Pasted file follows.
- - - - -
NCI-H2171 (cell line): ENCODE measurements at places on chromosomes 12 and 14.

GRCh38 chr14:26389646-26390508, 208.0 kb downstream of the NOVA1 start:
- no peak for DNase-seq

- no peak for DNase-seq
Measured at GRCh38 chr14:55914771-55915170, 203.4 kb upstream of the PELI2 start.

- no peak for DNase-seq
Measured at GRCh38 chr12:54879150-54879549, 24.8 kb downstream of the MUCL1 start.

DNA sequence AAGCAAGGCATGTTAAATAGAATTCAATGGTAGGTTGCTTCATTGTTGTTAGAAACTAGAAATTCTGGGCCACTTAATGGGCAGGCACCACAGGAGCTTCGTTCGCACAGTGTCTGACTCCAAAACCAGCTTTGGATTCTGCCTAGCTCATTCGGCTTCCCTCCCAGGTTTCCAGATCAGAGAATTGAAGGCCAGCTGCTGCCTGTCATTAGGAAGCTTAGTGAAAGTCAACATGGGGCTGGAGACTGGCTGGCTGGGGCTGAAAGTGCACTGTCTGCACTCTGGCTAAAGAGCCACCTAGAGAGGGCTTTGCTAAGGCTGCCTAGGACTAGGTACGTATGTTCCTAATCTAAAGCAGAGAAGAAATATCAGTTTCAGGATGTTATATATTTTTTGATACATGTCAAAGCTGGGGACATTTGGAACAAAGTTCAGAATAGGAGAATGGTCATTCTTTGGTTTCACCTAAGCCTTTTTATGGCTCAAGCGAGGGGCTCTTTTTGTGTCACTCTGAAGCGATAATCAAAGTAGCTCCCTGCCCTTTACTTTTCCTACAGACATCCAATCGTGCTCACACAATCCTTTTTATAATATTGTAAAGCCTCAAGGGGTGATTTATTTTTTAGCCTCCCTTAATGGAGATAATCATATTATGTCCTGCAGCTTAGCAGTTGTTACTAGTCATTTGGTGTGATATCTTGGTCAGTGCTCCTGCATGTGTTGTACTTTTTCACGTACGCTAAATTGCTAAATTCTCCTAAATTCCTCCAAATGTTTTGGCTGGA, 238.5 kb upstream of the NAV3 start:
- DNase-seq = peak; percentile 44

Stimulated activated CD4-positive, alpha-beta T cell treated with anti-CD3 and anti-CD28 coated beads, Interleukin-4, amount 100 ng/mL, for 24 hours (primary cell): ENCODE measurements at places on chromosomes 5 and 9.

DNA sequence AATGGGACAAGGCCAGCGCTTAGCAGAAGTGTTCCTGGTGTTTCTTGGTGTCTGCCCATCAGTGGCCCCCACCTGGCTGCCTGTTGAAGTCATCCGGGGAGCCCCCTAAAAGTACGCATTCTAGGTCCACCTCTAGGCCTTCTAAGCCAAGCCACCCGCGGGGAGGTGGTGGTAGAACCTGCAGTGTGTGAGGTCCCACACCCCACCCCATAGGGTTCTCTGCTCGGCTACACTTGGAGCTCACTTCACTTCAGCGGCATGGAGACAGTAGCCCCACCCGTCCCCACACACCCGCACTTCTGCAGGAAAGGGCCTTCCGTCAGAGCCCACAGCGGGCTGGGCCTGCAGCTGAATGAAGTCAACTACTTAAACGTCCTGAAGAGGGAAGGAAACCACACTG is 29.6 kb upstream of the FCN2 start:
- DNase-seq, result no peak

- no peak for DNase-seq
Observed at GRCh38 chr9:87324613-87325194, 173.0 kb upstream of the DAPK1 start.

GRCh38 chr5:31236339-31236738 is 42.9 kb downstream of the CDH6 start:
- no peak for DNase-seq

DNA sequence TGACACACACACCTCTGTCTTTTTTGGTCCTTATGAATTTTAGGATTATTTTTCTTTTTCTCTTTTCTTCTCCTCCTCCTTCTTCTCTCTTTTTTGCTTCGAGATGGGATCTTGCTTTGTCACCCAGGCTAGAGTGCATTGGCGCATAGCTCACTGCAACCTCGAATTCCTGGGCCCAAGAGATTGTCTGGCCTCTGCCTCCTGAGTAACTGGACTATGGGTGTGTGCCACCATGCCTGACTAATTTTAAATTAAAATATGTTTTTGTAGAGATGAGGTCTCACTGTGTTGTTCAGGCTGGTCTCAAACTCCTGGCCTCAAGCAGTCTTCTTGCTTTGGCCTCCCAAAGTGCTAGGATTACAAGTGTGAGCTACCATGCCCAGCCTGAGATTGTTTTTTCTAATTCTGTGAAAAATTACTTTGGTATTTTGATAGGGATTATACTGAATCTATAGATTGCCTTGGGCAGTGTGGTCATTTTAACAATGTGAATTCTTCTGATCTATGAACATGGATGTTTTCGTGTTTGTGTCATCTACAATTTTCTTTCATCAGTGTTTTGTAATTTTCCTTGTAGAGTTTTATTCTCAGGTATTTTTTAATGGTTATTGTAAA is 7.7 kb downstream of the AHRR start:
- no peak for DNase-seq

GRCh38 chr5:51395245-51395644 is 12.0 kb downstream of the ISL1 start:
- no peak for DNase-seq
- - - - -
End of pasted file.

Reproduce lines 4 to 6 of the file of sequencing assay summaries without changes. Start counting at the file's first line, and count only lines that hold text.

- no peak for DNase-seq
Measured at GRCh38 chr14:55914771-55915170, 203.4 kb upstream of the PELI2 start.

- no peak for DNase-seq